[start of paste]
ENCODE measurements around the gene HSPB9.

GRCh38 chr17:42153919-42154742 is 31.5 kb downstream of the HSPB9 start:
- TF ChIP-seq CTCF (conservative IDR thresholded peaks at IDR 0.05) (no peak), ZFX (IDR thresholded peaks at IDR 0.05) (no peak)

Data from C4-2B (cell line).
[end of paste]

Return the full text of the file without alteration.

ENCODE measurements around the gene HSPB9.

GRCh38 chr17:42153919-42154742 is 31.5 kb downstream of the HSPB9 start:
- TF ChIP-seq CTCF (conservative IDR thresholded peaks at IDR 0.05) (no peak), ZFX (IDR thresholded peaks at IDR 0.05) (no peak)

Data from C4-2B (cell line).